Thursday, June 20, 2013

On The Demise Of Local News

The Midland Free Press closed its doors yesterday.  Nothing much has been made of it.  Another paper going under is not news these days.  However, Kate Harris of AWARE Simcoe  has a nice obit for the paper, and a few words of warning:

I was happy to be in the fine tradition of two centuries of local newspapers when there was a reporter sitting at every council meeting to write up the proceedings. The public was informed. Democracy was served. Now, many councils meet without any media in attendance. The P.R. machine substitutes for a free press. And it’s not free. On your tax dollar, Springwater Township - for instance - and Simcoe County each have a communications department whose job it is to write ‘news’ that makes the elected politicians look good. And the newspapers that survive print these ‘news’ releases without identifying them as P.R. hackery. After all, who can afford a reporter?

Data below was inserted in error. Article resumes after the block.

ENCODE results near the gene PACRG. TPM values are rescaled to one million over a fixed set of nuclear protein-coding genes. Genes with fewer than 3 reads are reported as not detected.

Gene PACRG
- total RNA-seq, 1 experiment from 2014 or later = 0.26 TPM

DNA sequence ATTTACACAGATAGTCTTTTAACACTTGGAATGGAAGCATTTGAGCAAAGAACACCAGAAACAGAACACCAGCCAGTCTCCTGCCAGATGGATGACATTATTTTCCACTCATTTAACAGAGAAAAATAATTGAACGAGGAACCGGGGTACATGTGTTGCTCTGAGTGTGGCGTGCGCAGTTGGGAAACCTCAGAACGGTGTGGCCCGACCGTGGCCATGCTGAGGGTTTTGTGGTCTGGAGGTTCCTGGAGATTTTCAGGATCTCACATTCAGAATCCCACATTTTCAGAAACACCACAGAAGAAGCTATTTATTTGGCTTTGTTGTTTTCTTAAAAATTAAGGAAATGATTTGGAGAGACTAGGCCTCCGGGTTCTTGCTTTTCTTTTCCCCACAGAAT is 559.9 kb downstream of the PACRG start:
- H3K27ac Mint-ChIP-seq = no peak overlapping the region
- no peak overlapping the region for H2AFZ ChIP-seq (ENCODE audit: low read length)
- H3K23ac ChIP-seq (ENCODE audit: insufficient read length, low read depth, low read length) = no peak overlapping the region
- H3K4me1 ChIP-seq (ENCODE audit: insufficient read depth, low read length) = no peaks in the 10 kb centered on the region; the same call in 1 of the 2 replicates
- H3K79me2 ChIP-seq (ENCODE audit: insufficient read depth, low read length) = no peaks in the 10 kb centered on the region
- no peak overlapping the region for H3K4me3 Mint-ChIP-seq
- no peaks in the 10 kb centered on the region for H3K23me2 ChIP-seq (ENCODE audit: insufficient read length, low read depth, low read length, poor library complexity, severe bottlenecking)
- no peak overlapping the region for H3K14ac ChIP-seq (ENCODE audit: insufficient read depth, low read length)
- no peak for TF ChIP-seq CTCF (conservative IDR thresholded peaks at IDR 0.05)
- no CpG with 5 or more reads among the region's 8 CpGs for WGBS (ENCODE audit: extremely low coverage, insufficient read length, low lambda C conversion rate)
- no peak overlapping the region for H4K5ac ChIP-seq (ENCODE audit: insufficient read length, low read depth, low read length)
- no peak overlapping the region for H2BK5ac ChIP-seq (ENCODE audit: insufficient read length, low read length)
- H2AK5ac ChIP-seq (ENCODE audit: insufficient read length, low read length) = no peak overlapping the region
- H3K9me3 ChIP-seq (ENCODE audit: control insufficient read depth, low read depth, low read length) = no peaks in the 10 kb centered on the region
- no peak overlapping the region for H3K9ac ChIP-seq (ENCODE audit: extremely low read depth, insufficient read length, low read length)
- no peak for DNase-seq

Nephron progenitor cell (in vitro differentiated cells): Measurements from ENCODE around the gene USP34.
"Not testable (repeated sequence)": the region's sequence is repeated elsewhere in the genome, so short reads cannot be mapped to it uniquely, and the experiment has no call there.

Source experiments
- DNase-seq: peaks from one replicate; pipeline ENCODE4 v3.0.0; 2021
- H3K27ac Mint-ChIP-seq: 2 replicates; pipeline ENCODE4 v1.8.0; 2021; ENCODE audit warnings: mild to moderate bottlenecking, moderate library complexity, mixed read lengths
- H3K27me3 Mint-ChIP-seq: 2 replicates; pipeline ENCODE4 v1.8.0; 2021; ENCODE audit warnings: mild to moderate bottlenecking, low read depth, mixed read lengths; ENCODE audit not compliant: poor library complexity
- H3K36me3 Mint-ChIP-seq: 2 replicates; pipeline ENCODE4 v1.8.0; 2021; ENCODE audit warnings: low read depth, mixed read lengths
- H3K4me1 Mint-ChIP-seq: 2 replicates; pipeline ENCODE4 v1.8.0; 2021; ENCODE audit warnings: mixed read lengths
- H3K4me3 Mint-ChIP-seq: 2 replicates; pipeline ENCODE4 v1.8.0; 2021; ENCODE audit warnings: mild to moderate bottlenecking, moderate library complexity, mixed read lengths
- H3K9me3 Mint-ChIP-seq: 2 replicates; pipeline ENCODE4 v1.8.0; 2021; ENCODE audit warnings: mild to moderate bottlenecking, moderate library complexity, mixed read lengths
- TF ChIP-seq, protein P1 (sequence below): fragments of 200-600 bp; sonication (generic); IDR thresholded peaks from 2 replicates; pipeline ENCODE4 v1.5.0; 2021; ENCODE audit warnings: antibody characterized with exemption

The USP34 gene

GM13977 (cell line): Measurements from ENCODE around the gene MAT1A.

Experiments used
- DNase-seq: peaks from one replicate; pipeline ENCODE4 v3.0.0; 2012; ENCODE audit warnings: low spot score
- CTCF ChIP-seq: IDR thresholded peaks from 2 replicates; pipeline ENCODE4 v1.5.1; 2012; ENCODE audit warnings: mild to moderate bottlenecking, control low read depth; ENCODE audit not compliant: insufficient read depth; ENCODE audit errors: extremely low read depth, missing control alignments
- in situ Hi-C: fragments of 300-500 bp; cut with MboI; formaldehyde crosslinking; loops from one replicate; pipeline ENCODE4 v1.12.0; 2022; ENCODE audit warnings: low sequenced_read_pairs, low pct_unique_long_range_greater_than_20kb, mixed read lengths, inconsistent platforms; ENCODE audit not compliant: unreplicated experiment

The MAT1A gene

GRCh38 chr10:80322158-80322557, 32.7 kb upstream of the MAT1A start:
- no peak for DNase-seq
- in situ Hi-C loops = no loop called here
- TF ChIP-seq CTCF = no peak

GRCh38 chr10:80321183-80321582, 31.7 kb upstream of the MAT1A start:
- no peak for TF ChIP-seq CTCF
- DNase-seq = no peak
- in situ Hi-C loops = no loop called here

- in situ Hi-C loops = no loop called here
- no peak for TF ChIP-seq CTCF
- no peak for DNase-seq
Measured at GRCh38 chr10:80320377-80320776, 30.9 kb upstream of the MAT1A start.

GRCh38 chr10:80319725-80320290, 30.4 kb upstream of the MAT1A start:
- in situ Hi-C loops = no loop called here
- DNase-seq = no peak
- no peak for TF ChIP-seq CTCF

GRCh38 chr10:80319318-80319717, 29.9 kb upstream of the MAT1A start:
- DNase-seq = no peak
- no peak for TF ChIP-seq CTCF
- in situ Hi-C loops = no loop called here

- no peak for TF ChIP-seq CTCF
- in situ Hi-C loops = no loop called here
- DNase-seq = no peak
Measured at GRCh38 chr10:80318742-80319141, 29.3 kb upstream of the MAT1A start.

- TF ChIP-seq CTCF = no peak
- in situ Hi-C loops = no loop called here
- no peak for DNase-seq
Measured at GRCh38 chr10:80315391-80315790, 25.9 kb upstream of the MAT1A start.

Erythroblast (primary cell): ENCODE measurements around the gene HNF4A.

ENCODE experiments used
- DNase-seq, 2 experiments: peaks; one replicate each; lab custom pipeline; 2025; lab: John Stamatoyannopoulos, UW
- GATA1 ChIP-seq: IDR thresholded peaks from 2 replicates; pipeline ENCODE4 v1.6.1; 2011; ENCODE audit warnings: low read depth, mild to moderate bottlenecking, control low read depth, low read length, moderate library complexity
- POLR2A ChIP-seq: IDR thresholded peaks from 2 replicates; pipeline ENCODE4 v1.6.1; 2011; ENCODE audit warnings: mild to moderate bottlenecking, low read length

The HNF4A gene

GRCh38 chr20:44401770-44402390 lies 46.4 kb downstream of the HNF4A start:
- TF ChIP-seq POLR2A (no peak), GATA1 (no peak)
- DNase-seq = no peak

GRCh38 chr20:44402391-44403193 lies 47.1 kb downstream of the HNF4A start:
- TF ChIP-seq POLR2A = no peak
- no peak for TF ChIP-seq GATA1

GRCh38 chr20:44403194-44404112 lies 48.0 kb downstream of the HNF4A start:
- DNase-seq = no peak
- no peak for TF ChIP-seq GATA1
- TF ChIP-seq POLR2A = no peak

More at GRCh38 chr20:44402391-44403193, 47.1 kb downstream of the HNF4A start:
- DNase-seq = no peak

These items look just like news articles – and people respond to them as if they are the genuine article. 

But they’re partisan and paid for – by the politicians, who they serve but ultimately, by you, the people, who have the most to lose when another newspaper bites the dust.


deb Scott said...

this situation is soo bad...we need the smaller independent papers but I guess those days are long gone. I remember when Lord Black was buying up the papers and Canada was allowing him this control over large swathes of the media. Never a good idea to have media giants ruling the communications of an entire country.ON the note of one partisan owned media, I guess harper will support the CBC once he can control the press releases and the P&P.
I know one day I will flick on the TV looking for Evan and find Michelle Rempel running the show:(
sorry I know this comment has veered off topic;)

Without Gun said...

Conrad Black wasn't that bad for journalism. He didn't micromanage his chain, he didn't do mass layoffs and he bought papers to make money from them, not to shut them down to cut costs. I was a newsroom manager at two papers in the Southam chain, and believe me, if you hit your profit targets, head office didn't care if editors came to work naked and ate raw dog for lunch. You didn't worry about your job and you were given the resources to do it. But it does feel weird to look back at Black as some sort of golden age of Canadian newspapers.